This drink jacket lends itself to various manufacturing techniques and to various styles. It is, however, extremely serviceable, easily foldable and usable with all types of drinking utensils.

I claim:

1. A jacket for use with drinking utensils comprising, an elongated tubular member of uni-cellular expanded polyethylene foam, an inturned flange integrally formed at one end of said elongated tubular member, said inturned flange being capable of supporting a drinking utensil inserted within said elongated tubular member to insulate the utensil proper and condensation formed on the surface thereof from the user, longitudinal indentations formed along the longitudinal dimension of said elongated tubular member to form diametrically opposed pairs of flutes to permit random folding thereof.

2. The combination as defined by claim 1 wherein said longitudinal indentations are formed at equally spaced intervals about said elongated tubular member to thus form diametrically opposed pairs of flutes to facilitate folding of said elongated tubular member for shipping or storage.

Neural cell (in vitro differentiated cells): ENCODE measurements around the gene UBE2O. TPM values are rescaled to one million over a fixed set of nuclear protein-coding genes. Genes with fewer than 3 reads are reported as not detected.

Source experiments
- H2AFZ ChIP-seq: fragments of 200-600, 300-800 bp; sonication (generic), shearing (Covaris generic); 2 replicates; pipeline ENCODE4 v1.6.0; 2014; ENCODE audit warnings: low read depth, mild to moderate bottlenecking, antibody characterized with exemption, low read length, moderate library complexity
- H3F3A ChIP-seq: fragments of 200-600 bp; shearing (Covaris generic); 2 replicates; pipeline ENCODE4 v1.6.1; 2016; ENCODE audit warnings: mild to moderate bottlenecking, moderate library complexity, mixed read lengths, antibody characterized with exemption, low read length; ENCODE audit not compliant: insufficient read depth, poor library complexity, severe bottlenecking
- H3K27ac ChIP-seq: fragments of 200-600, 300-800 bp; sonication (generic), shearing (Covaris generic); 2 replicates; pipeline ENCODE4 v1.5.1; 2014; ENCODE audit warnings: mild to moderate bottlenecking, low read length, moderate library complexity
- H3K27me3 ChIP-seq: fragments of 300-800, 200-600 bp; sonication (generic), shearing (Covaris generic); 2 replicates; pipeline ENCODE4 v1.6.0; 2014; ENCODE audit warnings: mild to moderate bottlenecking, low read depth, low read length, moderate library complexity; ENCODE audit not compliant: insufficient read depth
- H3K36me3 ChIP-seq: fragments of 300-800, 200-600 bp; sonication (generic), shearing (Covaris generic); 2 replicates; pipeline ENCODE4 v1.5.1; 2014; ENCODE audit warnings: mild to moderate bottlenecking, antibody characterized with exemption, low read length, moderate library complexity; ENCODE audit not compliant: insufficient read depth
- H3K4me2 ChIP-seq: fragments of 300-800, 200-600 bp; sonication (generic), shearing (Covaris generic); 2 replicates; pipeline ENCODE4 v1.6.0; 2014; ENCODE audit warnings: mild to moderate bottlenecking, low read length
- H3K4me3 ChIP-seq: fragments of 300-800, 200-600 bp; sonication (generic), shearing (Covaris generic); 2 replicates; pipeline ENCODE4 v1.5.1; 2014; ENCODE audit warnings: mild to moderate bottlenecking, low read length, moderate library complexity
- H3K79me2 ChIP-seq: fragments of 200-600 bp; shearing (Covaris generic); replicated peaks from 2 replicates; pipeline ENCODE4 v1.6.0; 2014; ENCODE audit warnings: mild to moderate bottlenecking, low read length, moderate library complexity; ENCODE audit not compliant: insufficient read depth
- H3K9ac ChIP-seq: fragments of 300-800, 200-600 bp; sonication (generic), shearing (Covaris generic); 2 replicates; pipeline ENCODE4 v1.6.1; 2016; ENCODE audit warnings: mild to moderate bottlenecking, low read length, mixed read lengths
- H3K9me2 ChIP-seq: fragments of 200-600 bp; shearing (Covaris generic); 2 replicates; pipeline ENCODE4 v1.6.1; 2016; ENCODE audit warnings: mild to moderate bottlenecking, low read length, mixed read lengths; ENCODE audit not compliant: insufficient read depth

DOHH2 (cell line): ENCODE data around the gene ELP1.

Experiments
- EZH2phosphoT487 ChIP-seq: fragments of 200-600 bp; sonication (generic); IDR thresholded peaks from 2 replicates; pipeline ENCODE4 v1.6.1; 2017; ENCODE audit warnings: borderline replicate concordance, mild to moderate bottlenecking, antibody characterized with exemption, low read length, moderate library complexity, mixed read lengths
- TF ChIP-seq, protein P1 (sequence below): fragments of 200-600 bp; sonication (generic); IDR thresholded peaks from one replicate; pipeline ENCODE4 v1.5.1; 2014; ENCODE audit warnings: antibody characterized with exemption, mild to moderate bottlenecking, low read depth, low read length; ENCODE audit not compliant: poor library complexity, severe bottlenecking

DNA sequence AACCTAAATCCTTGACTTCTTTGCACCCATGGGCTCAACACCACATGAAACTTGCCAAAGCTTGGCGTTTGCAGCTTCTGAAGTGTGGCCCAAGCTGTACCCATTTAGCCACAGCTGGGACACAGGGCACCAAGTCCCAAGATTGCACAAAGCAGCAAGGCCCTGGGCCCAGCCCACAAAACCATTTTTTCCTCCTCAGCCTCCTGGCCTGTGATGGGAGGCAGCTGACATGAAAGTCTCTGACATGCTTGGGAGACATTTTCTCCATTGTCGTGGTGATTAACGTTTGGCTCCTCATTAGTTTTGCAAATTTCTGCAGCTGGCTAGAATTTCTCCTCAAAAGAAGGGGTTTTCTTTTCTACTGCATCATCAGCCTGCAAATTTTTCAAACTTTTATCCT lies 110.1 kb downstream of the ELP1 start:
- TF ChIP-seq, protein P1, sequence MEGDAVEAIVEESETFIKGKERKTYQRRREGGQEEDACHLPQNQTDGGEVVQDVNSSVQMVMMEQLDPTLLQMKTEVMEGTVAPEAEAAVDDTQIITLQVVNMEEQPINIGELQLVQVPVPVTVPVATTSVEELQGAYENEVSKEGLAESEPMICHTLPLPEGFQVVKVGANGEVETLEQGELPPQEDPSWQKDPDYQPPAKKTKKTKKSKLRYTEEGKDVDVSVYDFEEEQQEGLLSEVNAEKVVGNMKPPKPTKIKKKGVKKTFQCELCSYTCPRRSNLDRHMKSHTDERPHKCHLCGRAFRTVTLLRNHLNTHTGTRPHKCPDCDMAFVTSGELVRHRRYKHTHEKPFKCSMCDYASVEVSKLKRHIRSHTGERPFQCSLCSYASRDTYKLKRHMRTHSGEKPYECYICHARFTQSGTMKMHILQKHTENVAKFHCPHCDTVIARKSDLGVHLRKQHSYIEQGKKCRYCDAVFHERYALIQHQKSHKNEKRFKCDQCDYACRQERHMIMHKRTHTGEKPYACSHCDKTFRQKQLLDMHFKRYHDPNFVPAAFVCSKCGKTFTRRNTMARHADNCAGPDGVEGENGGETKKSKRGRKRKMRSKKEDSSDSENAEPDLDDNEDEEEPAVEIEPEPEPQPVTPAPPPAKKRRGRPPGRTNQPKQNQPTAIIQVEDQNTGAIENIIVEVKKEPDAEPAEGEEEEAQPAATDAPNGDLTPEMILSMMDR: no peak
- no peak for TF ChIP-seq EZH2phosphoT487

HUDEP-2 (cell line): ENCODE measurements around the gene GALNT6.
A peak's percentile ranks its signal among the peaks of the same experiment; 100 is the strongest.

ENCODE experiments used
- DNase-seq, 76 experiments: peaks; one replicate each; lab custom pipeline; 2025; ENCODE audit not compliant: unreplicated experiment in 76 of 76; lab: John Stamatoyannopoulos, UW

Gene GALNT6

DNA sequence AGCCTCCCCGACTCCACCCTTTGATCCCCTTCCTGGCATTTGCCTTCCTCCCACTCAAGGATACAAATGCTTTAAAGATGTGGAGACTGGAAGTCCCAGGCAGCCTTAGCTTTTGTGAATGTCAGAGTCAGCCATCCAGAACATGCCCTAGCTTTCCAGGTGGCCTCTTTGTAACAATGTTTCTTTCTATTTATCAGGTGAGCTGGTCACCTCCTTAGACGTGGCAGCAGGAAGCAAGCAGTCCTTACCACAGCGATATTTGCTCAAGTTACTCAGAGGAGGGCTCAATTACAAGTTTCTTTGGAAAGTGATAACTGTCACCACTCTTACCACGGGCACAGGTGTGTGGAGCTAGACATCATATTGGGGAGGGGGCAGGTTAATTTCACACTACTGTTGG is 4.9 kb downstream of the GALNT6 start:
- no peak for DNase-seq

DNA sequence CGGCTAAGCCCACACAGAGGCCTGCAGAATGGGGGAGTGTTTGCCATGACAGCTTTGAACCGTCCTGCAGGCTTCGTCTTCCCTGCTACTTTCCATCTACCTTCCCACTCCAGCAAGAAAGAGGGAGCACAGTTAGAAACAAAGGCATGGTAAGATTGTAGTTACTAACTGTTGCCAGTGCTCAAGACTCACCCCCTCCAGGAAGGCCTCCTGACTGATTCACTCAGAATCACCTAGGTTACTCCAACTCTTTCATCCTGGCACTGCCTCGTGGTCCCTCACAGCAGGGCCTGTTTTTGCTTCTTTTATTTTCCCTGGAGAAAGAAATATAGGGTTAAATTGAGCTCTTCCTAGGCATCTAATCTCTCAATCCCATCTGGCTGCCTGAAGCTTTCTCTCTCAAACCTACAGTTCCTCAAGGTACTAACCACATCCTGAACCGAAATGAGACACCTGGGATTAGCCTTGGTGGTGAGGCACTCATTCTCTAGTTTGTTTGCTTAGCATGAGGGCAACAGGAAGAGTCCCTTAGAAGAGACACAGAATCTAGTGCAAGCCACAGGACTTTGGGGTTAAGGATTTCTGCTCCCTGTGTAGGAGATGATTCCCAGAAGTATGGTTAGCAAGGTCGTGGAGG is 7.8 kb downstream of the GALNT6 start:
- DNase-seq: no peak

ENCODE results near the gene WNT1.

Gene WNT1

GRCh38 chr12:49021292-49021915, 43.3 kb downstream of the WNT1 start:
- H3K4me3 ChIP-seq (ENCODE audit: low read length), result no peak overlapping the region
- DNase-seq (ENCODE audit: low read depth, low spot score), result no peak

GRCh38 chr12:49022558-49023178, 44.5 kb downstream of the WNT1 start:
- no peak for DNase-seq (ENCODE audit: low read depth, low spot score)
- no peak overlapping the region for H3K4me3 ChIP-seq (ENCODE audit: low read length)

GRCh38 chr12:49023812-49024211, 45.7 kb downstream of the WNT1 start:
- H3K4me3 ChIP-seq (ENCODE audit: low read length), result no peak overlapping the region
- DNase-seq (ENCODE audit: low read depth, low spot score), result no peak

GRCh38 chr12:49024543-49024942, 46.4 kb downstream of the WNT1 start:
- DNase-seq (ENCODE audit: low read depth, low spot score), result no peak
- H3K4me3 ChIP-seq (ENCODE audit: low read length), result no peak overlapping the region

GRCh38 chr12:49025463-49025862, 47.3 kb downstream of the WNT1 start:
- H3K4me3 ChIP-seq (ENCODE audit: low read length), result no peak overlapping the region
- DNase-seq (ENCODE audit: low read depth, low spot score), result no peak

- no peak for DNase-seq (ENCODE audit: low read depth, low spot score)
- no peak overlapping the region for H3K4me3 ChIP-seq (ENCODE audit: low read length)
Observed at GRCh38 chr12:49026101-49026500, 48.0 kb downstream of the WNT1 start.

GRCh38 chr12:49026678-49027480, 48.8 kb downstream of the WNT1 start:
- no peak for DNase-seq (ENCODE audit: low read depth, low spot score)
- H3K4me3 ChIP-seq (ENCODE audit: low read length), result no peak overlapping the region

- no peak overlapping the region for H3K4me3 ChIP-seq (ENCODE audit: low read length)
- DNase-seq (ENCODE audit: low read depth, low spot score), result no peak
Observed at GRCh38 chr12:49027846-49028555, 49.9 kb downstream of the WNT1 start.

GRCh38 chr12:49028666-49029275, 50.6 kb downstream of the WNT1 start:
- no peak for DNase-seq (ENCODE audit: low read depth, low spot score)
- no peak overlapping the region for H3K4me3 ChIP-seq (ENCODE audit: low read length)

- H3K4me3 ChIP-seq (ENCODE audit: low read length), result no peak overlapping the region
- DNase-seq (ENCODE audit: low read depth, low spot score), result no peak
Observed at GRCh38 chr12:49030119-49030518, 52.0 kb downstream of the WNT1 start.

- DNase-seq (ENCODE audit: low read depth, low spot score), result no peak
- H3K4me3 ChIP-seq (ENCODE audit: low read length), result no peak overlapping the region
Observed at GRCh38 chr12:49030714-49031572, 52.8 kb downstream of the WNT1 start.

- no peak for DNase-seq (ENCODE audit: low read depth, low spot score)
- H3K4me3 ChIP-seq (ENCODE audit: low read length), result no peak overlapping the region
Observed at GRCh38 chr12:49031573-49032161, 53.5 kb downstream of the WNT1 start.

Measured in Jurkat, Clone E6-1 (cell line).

3. The combination as defined by claim 2 wherein said longitudinal indentations are formed along the outer surface of said elongated tubular member.

References Cited UNITED STATES PATENTS 5/1952 Connor 220- XR 1/1956 Anson 215-1005 XR GEORGE T. HALL, Primary Examiner

Patent Citations
Cited PatentFiling datePublication dateApplicantTitle
US2597295 *Apr 28, 1950May 20, 1952James F ConnorMilk can holder
US2731056 *Apr 14, 1953Jan 17, 1956Arthur H AnsonMolded article
Referenced by
Citing PatentFiling datePublication dateApplicantTitle
US3910328 *Oct 1, 1973Oct 7, 1975Emery MarcouxInsulating jacket for drinking utensils
US4033929 *Jan 14, 1974Jul 5, 1977National Distillers And Chemical CorporationPlastic skin envelopes for glass bottles and the like
US4181765 *Sep 27, 1978Jan 1, 1980Harmony Richard CInsulator for canned drinks
US4194627 *Sep 5, 1978Mar 25, 1980Shirley I. GibsonCollapsible and reusable container insulator
US4462444 *Nov 12, 1982Jul 31, 1984Pocket Cooler CompanyInsulating jacket for a beverage container
US4514995 *Jul 8, 1983May 7, 1985Curtis James JKnit cover for beverage container